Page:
Often with very little knowledge about why we are being rejected, we create whole narratives about our defects, personality flaws, and failures. We shoot the second arrow. 

But you learn how to deal with it better, so the second arrow never gets in the bow. 

Truth #3People Judge and Reject for Reasons We May Never Know.

It’s helpful to realize that the most judgmental people are often in the most pain. Think about your own life. When you’re in a state of joy and happiness, how much energy do you spend judging and rejecting others? I’m guessing very little. You’re in such a high vibrational state that judgment would bring you down, and that’s the last thing you want to do. You want to spread your joy!

People judge and reject others from a fear-based, emotional state, leading them to faulty conclusions. 

The next time you’re rejected, instead of shooting the second arrow, become curious about the rejector. What’s going on in their lives? Often an act of rejection says way more about the person doing the rejection than the rejectee. 

Truth #4You Have Everything to Gain.

When you try to protect yourself from the pain of rejection, you end up living a very small life because the only way to avoid rejection is not to do anything new. 

What if you could let go of this fear of what other people might think of you? My guess is you’d get a lot more of what you want out of life. 

When you spend all of your energy trying to protect yourself from being rejected, you’re reinforcing the fears of being rejected that are stopping you in the first place. 

Yes, being vulnerable can be scary as hell; it’s also the quickest way to a genuine connection to others. It’s a risk for sure, but when you get better at handling the emotional pain of rejection, the rewards of relationships are even sweeter. 

Truth #5You Don’t Have to Keep Reliving Your Past.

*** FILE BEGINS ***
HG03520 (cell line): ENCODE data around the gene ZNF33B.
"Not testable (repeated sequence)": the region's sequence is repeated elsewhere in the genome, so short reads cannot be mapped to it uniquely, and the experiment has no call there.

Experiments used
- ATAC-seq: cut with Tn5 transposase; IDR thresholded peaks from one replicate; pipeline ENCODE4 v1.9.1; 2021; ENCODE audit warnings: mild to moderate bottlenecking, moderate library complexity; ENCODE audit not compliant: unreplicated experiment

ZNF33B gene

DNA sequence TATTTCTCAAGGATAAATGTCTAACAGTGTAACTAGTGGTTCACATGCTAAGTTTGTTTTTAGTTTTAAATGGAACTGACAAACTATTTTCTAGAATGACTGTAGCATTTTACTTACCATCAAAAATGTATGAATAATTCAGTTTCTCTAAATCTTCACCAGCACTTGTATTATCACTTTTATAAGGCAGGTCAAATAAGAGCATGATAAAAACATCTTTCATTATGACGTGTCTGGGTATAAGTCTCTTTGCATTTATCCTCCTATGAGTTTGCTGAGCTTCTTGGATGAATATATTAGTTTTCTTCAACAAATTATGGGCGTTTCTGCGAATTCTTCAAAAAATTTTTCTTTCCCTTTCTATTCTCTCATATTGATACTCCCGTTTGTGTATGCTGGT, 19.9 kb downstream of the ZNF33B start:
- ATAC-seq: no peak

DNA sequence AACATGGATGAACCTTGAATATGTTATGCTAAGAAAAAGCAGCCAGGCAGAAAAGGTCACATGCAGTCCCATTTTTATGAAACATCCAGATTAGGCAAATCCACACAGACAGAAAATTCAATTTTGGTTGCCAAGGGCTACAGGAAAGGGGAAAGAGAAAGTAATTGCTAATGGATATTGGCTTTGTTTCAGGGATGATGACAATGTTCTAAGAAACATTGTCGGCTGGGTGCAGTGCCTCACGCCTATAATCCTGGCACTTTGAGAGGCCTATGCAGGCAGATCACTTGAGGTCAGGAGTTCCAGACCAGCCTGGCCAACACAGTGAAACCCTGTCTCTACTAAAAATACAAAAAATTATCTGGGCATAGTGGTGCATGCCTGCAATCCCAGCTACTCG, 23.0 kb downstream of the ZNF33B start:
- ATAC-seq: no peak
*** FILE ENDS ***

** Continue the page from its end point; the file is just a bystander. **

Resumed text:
I felt one of the earliest forms of rejection by being put up for adoption by my birth mother. Of course, as an adult, I recognize that she made a tough decision that she felt was the best for both her and me. 

That first primal rejection can be felt for a lifetime. 

But our past doesn’t have to be our future. If you grew up in a chaotic, dysfunctional home (I fit that category too), it doesn’t have to continue. 

Your past stories don’t have to be your future stories unless you decide they are. You don’t have to live out the same pain, shame, and dysfunction.

You can stop rejecting yourself. 

The recovery is a process, and there are no quick fixes. It’s work often done best with therapists, coaches, or a helping community. You can create a life that allows you to bounce back from rejection by creating a new mindset and a new set of beliefs. It’s sometimes challenging work, but I always say it’s the most rewarding work you’ll ever do. 

So, that’s it—five truths about rejection that might open up a new perspective for you. 

If you want to go deeper, join me for the next Live Moffitt Talks on Wednesday, April 28th, at 5 pm PT. This month’s theme is all on Rejection, and it will be an hour of part fun, part education, and part coaching.

Check out for more information.